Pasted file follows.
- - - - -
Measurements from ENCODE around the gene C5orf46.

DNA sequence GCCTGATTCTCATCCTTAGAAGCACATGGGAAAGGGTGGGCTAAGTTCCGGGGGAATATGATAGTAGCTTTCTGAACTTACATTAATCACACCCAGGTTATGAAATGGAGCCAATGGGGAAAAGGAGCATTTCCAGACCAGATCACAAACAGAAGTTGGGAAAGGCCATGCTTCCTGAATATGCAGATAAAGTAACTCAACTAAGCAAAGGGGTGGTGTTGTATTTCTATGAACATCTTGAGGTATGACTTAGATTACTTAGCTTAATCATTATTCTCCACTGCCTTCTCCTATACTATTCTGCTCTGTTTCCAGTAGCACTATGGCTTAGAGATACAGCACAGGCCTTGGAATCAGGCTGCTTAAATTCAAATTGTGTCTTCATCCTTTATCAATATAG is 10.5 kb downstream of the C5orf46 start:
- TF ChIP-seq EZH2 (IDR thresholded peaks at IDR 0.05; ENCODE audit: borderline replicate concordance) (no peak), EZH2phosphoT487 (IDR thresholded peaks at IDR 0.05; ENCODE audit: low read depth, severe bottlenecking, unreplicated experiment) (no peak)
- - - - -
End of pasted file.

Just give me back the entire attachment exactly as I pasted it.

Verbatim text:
Measurements from ENCODE around the gene C5orf46.

DNA sequence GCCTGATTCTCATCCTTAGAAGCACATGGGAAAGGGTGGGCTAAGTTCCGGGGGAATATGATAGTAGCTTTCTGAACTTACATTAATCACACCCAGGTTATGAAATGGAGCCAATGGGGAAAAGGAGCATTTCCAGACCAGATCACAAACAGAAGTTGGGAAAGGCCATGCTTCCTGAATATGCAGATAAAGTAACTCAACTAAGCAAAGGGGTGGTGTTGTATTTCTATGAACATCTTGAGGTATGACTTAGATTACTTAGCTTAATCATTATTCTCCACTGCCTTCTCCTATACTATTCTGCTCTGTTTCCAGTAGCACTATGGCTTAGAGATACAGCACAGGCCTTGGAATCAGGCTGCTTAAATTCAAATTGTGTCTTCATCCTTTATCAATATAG is 10.5 kb downstream of the C5orf46 start:
- TF ChIP-seq EZH2 (IDR thresholded peaks at IDR 0.05; ENCODE audit: borderline replicate concordance) (no peak), EZH2phosphoT487 (IDR thresholded peaks at IDR 0.05; ENCODE audit: low read depth, severe bottlenecking, unreplicated experiment) (no peak)